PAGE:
News Release

Drug industry’s carbon impact could be cut by half

Peer-Reviewed Publication

Cornell University

ITHACA, N.Y. – In a first-of-its-kind analysis, Cornell University researchers and partners found that pharmaceutical producers could reduce their environmental impact by roughly half by optimizing manufacturing processes and supply chain networks and by switching to renewable energy sources.

Pharmaceutical manufacturing is a major contributor to global greenhouse gas emissions, similar in magnitude to the automotive industry, though it has not received anywhere near the level of academic or regulatory scrutiny, said Fengqi You, professor in energy systems engineering at Cornell and senior author on the paper.

“Much of the focus of decarbonization centers on products like solar panels and electric cars, which are very important, but pharmaceuticals are also a tremendous and growing contributor,” You said. “We hope our study will become a motivating example for other academic collaborations and policy agenda studies around decarbonizing the pharmaceutical industry.”

Most previous studies investigating the environmental impact of pharmaceuticals have focused on the manufacturing or formulation stage, while this study explored the full life-cycle carbon impact of the HIV antiretroviral drug Tenofovir Disoproxil Fumarate (TDF), said Yanqiu Tao, first author of the paper and a doctoral student in You’s lab.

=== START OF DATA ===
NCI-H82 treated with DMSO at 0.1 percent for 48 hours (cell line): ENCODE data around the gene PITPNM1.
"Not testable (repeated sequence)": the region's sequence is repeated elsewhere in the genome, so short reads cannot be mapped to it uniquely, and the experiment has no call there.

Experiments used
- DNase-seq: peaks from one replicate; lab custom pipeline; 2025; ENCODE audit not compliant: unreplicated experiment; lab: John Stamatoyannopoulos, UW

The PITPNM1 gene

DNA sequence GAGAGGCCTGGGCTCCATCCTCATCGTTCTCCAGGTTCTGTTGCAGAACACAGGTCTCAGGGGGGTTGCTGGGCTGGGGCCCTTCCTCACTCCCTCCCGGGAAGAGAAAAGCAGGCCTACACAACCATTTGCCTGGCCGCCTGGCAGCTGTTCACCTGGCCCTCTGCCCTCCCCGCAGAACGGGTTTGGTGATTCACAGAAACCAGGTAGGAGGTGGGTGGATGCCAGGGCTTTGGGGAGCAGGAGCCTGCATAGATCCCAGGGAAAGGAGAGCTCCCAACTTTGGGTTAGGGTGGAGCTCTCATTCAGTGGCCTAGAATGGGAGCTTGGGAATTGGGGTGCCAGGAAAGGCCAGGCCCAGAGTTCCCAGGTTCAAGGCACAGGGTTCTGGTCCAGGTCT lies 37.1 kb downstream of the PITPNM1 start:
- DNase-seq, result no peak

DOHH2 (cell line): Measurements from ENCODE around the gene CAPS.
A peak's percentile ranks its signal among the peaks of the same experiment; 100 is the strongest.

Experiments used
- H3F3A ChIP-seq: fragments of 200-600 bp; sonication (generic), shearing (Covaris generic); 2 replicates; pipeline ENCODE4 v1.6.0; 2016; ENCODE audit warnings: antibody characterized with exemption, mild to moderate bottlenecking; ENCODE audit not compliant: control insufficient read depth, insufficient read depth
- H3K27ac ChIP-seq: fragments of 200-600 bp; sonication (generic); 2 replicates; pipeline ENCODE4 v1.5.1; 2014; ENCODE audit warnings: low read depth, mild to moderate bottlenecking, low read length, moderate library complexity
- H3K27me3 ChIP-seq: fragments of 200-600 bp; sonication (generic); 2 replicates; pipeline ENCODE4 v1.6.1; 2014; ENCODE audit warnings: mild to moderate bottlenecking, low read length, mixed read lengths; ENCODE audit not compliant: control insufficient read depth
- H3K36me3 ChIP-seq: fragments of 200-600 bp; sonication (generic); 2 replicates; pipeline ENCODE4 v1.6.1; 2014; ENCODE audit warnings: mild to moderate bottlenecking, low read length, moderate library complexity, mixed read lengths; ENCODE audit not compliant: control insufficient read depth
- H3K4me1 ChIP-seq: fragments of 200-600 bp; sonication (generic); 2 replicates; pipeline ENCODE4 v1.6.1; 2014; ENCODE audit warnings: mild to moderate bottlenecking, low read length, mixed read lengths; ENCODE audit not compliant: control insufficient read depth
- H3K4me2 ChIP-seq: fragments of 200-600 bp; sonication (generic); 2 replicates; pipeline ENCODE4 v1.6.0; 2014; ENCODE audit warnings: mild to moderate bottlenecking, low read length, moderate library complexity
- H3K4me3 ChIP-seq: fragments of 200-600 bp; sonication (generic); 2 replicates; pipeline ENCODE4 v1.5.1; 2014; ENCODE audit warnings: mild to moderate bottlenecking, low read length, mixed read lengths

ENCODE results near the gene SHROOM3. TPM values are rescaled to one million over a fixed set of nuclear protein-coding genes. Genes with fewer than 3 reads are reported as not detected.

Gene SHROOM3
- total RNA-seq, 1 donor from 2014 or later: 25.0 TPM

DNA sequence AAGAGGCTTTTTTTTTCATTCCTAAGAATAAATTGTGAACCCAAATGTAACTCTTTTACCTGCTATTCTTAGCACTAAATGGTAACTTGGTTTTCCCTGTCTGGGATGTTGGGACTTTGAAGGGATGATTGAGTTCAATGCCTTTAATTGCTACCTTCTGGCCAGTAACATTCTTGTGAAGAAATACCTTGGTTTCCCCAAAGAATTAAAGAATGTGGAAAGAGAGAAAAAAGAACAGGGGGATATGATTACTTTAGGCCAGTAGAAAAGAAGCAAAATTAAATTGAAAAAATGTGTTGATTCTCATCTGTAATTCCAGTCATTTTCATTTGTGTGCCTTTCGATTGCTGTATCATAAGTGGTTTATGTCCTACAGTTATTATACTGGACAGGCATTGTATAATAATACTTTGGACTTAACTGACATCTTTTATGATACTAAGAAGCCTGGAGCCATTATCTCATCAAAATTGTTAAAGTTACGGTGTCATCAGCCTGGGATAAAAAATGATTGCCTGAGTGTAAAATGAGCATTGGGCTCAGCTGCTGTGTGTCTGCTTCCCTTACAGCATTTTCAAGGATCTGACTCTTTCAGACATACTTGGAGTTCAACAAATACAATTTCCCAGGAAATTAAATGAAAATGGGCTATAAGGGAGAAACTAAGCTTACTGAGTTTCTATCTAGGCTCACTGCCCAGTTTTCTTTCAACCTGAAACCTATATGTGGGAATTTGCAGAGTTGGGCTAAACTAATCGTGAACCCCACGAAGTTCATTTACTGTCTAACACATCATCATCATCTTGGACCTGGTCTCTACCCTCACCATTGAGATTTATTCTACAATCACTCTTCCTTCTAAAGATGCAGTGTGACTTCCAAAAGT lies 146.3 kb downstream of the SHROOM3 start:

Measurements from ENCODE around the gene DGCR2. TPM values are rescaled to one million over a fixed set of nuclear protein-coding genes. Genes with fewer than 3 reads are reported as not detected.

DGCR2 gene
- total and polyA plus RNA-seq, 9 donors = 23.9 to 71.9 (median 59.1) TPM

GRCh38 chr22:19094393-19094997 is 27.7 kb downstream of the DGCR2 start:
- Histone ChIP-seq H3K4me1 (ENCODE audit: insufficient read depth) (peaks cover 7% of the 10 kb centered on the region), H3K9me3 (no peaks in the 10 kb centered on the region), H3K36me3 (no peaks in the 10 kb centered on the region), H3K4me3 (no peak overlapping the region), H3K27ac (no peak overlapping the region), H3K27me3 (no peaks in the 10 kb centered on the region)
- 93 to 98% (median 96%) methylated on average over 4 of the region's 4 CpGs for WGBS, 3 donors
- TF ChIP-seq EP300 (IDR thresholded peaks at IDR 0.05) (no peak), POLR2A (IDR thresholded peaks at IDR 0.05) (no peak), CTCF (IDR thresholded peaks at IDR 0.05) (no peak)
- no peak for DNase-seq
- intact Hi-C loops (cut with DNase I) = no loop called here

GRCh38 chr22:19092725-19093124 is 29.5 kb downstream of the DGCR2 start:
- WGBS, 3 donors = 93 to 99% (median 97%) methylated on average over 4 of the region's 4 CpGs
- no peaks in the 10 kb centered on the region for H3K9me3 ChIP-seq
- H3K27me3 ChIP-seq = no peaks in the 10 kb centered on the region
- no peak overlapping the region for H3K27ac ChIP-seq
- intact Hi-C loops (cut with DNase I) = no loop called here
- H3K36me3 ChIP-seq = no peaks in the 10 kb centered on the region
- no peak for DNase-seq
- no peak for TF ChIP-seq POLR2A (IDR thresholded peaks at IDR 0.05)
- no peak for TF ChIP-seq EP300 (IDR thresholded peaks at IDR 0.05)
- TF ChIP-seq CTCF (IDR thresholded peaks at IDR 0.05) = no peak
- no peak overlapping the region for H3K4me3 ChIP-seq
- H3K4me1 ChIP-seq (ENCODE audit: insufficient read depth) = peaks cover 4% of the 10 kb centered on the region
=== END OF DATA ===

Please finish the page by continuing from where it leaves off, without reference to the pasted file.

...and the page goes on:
“We included extraction, procurement and production of raw materials, to manufacturing and formulation, to packaging, transportation and distribution, and to waste treatment post-consumption by the patient,” Tao said. “We are the first, very comprehensive and systematic assessment of the pharmaceutical life cycle of any drug.”

By far the biggest contributor to carbon impact is the energy source used in manufacturing, the researchers found. Many generic drugs, including TDF, are produced in India, which primarily relies on coal for its energy. Drug producers should be encouraged to power their operations with renewables instead, the authors said.

Large transportation distances between raw material sources, production facilities and patients also contribute to carbon impact; carefully optimizing supply chain networks could alone reduce life cycle carbon footprint by up to 9.3%, the study found. Changes in the way TDF is manufactured, such as improving recycling of used solvent chemicals, and minimizing packaging, could also reduce environmental impact.

The analysis – which concluded that TDF producers could realistically reduce their carbon footprint by up to 45% – was possible due to close collaboration between faculty and students at Cornell and the nonprofit Clinton Health Access Initiative (CHAI), You said.

The findings were published in ACS Sustainable Chemistry & Engineering.

For additional information, see this Cornell Chronicle story.

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